But one external factor that hasn't gone unnoticed by Magadan is the perception that his team's offense will be a weak link this year. In fact, Magadan takes offense to that line of thinking.
What does the man who spends more time with Boston's batters than anyone else think about the prospects of the 2010 lineup?
"I'm excited, unlike a lot of the media outlets in the Boston area," Magadan said. "I think if guys do what they're capable of doing, we're going to be all right. We've got a nice balance throughout the lineup. We've got guys hitting at the bottom of the lineup who are going to help turn the lineup around and get on for the guys who are hitting at the top of the lineup. We've got a little more depth on the bench. I like what I'm seeing."
But he doesn't necessarily like what he's hearing from those in the public eye. In fact, he was a little bit taken aback by all of the criticism of an offense that won't play in a game that counts until April 4.
"I think initially the reaction was, 'Oh, we're not bringing back [Jason] Bay. How do you replace that?'" Magadan said. "Having Victor [Martinez] for the whole year and getting [Marco] Scutaro will solidify the bottom of the order, if he ends up hitting there. I was more taken aback by what was said about our offense last year. We were third in Major League Baseball in runs scored, and it's funny, because the Angels were known as an offensive juggernaut, and they scored  more runs than we did.
"I think a lot of it came from how we swung the bats in the postseason, the two games out in Anaheim. That kind of sticks in everybody's mind. You know, we'll see what happens. My job is the same no matter what, I think, going into the season. I've got to keep these guys ready and not let the chatter that's going around the team's offense not get in the way of what we need to do."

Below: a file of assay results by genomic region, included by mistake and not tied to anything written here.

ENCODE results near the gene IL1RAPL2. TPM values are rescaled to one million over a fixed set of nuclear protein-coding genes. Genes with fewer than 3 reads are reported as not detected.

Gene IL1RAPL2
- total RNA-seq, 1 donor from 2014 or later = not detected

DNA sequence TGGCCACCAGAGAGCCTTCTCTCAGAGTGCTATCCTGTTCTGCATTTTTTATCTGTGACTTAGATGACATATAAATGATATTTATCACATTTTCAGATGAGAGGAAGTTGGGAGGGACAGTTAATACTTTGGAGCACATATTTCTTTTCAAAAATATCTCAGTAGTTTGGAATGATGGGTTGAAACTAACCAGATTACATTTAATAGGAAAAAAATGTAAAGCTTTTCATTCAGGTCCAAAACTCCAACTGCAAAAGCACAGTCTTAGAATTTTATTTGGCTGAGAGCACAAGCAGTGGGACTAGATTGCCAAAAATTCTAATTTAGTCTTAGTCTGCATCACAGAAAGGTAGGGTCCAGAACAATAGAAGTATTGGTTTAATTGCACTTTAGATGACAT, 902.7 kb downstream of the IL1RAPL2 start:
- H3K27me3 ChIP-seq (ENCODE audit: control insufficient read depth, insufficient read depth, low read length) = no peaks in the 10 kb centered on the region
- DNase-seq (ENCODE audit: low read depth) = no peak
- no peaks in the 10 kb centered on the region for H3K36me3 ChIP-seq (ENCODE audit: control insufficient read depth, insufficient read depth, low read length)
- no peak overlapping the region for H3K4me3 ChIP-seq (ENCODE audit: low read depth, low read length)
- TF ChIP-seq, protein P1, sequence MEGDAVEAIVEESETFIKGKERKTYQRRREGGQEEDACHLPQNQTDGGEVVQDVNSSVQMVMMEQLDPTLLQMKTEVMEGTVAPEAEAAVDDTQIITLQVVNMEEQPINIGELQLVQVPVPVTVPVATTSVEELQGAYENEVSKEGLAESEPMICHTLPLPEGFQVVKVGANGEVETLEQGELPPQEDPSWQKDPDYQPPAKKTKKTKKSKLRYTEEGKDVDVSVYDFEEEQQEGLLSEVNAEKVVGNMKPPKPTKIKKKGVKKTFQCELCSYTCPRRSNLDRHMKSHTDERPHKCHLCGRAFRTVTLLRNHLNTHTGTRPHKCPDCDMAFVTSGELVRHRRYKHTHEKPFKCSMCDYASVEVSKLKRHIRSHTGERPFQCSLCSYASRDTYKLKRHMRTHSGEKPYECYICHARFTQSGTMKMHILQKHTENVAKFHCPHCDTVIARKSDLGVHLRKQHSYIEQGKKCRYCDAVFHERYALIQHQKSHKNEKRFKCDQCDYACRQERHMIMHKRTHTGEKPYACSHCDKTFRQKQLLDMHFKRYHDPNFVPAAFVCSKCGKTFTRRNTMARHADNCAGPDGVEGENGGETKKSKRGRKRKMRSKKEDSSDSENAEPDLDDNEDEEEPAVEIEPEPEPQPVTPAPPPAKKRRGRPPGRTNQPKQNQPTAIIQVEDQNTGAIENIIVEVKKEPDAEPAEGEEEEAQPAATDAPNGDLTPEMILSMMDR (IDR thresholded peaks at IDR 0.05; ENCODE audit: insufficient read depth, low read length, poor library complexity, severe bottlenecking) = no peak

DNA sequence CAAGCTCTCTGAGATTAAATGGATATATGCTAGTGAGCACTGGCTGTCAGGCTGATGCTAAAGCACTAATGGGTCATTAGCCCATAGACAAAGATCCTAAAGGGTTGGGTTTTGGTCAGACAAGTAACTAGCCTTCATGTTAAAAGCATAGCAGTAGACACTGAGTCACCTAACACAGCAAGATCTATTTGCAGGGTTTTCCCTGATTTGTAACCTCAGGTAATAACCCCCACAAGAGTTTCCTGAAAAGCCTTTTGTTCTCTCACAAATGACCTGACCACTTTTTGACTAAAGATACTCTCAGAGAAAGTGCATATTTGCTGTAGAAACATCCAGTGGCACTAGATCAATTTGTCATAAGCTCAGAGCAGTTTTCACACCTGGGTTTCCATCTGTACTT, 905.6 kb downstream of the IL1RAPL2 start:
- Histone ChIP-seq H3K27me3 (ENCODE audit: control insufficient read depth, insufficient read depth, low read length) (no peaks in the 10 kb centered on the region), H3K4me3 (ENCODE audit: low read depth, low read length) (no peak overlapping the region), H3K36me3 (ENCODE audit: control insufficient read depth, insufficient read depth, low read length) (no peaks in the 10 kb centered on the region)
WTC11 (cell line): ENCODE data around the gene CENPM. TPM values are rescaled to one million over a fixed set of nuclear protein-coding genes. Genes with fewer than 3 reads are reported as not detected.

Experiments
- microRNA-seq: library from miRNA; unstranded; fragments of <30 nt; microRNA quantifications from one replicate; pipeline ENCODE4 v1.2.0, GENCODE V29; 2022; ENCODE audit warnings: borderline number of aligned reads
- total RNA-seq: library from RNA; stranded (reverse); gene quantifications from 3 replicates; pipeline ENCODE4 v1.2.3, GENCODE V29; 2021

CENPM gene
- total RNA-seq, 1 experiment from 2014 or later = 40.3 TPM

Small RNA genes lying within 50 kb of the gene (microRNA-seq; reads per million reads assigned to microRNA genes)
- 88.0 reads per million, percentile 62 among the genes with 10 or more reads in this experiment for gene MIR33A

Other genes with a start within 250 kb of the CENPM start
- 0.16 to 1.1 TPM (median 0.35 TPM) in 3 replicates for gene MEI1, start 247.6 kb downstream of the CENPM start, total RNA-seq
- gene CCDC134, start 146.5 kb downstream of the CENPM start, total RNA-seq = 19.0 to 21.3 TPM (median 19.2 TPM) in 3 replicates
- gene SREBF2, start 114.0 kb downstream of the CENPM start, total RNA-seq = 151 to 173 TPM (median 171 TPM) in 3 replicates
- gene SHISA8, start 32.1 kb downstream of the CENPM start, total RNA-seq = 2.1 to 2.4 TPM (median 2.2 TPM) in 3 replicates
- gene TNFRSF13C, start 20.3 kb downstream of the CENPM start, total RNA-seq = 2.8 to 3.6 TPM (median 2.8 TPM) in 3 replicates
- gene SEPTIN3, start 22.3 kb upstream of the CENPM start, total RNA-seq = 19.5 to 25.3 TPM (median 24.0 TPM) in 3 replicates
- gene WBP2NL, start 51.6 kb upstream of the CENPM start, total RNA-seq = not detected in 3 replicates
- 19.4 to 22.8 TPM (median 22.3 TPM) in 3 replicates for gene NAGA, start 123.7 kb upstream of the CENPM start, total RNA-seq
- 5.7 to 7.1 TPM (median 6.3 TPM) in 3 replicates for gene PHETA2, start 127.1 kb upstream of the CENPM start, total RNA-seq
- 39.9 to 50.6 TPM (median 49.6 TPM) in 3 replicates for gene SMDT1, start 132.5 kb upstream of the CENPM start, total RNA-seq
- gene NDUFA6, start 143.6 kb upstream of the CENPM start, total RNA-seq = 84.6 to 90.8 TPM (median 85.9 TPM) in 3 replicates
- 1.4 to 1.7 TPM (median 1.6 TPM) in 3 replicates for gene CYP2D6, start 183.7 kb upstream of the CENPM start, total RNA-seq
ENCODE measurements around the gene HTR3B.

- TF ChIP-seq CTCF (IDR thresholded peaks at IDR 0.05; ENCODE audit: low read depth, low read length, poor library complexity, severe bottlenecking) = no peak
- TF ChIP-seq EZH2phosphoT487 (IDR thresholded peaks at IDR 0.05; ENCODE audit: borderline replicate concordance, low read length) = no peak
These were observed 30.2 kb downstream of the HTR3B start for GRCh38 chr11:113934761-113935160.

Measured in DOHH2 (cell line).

The hitters also hear the chatter Magadan speaks of, and, if anything, he thinks that can only be positive.
"I think they're upset about it, and I think they're taking it kind of like it's a challenge, and that's a good thing," Magadan said. "They're the type that they don't get outside what they normally do, no matter what the mind-set is. I think they've taken the attitude that they want to prove a lot of people wrong. That's a healthy attitude to have."
One player who can change the perception of Boston's offense quicker than anyone else is David Ortiz, who can carry a team when he's right.
Because of a left wrist injury in 2008 and the worst slump of his career last year, Ortiz fell short of his lofty standards the past two seasons. Although some wonder whether Ortiz, now 34, is on a steady decline, Magadan thinks the lefty slugger can make a substantial rebound in '10.
"David looks as good as I've seen since I've been here," said Magadan, who has been Boston's hitting coach since 2007. "He's using the whole field from the get-go. I think in years past -- well, last year and the year before -- he came into camp and got a little pull happy and kind of lost his opposite-field stroke, and he kind of took that into the season.
"I think this year he's realized that's his bread and butter. He's still got enough bat speed where when the ball is on the inside half of the plate, he's going to be able to turn on it. He's got to be able to drive balls over and off the Monster to keep pitchers honest. Especially left-handed pitchers. Because they're bringing in lefties to face him, and in '07, he made those guys pay. He's done less of that over the last couple of years."
In 2007, Ortiz had 182 at-bats vs. lefties, hitting .308 with five homers and 33 RBIs. In '08, plagued by the wrist woes, he was down to .221 with five homers and 19 RBIs in 104 at-bats against southpaws. Last year? Ortiz hit .212 with six homers and 29 RBIs in 165 at-bats off lefties.